16-year-old Sydney Garcia-Tovar died after she was shot inside a car at an apartment complex July 23 in Fairfield Twp.
“I told her to be home by 11. She tried to make me say 12 or 1, but I told her no,” Garcia-Tovar said.
A few hours later, she looked at the clock and saw the time of 11:10 p.m. She sent a text reminding her daughter it was past curfew.
She never heard back. Minutes later Sydney’s friend, who was in the car at the time of the shooting, sent a text saying Sydney had been shot.
“I jumped out of bed. My blood felt like it was boiling,” Garcia-Tovar said. “Before I could hit the doorway, I had a policeman knocking on my door. He was trying to identify her because she left her license and ID (at home).”
On the ride to University of Cincinnati Medical Center, the mother said she was willing her daughter to recover after learning she had been shot in the head.
“I thought OK, they can stop the bleeding. She is going into surgery,” she said. But when she arrived at the hospital, a doctor pulled the family into a room.
“He said, ‘this is not a survivable injury,” Garcia-Tovar recalled.
The mother and family said goodbye to the teen a few days later when her organs were harvested for donation.
“We had talked about that when she got her license,” Garcia-Tovar said.
The mother said she is frustrated no one has come forward about Sydney’s shooting. There were three others in the car when it pulled into the apartment complex, including one man who received a non-life-threatening injury.
“Don’t be afraid to talk up. This is their friend. She would do anything for anybody and nobody has stepped up for her. Not one person, not one person has stepped up for her,” Garcia-Tovar said.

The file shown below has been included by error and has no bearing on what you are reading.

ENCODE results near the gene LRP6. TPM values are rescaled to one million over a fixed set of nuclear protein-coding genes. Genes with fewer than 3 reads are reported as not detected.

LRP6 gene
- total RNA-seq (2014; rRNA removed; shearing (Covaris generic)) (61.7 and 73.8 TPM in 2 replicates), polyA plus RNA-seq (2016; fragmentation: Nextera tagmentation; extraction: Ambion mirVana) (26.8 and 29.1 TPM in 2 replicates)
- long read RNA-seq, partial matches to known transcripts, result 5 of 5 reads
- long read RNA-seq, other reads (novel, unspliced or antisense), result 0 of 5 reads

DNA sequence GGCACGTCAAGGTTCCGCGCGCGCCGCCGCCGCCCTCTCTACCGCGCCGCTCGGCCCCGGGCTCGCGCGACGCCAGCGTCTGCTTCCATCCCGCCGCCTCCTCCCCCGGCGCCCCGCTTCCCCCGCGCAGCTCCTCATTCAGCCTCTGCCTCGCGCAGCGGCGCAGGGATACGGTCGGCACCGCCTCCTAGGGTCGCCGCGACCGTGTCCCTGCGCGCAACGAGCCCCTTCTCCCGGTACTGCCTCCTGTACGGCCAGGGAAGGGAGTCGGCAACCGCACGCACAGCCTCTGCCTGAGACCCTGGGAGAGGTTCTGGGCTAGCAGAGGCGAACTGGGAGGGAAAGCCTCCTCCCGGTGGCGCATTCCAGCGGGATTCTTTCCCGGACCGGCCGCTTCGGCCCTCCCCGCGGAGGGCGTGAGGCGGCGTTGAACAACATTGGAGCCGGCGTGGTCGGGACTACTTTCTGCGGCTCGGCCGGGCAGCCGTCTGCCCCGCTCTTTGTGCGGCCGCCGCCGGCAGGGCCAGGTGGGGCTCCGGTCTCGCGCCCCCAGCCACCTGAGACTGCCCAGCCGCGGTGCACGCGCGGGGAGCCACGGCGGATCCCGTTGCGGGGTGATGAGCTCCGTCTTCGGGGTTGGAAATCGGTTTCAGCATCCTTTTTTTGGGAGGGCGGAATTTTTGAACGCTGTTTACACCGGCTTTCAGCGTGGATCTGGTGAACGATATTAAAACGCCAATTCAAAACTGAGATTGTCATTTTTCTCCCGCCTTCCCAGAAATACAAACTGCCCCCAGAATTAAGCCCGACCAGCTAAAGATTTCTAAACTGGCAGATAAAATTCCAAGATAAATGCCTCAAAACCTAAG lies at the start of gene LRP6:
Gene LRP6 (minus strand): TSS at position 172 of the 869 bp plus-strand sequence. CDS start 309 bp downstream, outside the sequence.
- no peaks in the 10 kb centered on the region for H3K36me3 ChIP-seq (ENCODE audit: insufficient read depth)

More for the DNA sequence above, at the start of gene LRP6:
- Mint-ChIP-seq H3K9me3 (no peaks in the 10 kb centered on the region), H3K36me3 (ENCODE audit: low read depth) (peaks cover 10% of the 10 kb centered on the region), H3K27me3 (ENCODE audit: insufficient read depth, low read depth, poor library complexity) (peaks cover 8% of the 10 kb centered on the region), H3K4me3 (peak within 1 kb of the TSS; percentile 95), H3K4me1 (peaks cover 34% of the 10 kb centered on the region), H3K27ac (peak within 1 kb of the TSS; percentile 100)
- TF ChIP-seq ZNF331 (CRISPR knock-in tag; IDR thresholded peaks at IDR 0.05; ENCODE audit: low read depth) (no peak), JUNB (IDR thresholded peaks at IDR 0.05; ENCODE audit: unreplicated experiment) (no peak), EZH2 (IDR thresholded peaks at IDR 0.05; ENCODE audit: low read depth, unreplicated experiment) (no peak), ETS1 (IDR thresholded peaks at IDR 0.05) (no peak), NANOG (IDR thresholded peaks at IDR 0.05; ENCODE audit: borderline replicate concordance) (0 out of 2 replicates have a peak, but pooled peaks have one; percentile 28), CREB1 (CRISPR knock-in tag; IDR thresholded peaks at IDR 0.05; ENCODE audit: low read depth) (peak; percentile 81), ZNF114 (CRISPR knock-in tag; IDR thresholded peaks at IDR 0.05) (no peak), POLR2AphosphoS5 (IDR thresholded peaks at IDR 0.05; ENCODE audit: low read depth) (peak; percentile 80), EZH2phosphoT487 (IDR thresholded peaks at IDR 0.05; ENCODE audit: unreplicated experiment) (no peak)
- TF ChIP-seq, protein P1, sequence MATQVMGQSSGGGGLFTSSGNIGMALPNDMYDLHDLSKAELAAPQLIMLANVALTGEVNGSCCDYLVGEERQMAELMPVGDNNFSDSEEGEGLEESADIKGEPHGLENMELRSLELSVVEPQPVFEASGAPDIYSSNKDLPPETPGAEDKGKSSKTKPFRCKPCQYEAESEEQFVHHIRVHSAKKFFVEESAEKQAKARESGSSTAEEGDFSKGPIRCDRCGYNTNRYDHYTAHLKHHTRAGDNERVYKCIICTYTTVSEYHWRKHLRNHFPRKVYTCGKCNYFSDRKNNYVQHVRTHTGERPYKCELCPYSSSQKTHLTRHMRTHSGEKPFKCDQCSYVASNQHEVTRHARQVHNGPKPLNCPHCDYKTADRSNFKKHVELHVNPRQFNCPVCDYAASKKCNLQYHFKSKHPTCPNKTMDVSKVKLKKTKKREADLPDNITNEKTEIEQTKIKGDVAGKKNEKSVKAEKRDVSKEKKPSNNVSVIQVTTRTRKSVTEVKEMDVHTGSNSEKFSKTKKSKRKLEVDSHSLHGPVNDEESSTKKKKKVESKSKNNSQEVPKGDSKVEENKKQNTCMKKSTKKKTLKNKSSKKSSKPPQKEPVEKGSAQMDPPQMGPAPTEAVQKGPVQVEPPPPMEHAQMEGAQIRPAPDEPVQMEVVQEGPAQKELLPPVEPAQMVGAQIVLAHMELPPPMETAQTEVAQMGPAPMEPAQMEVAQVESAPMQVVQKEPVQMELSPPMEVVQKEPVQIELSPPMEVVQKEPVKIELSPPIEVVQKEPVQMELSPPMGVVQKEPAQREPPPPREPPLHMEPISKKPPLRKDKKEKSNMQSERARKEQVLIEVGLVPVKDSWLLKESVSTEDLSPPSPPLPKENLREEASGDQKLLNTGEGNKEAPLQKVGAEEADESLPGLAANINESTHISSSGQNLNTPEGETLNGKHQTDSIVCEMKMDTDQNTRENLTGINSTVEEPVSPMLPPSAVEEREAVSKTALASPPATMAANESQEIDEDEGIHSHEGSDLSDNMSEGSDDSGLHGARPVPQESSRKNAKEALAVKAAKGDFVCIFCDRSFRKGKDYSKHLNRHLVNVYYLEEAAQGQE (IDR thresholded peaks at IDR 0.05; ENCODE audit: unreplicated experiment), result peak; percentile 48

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When Garcia-Tovar learned a local mother who also had lost a child to homicide was compiling a poster featuring unsolved women’s cases in the area, she knew Sydney’s face had to be included.
In the 11 years since her son’s shooting death in Hamilton County, Hope Dudley has turned her grief into founding the group U-Can-Speak-For-Me. It uses posters, flyers and playing cards depicting victims that are distributed in prisons and jails, along with any public location that might catch the eye of someone with information.
A poster featuring unsolved homicides in Butler and Hamilton counties.
This fall, Dudley decided to produce a poster featuring the faces of 24 women from Hamilton and Butler counties whose deaths remain unsolved. She received a call from Garcia-Tovar last week with a plea to include the teen’s face.
Dudley told the Journal-News she knew right away she had to honor the request.
“They need help with this one,” she said.
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Garcia-Tovar knows the posters are usually reserved for cold cases, but even after just three months she believes her daughter’s case has gone cold.
“To me it is a cold case. We are going into the third month here and I still have nothing. If you don’t have any information and nobody is talking, it is cold,” she said.
Fairfield Police Sgt. Jamison Mays said detectives are working on the case daily and they know there are people who might be able to help.
“It is like any other homicide — people don’t want to get involved,” Mays said. He noted the key to solving the case is for someone to come forward.
He said police have no motive or reason for Sydney being shot.
Anyone with information about the case is asked to call Detective Daniel Tinch at 513-785-4166.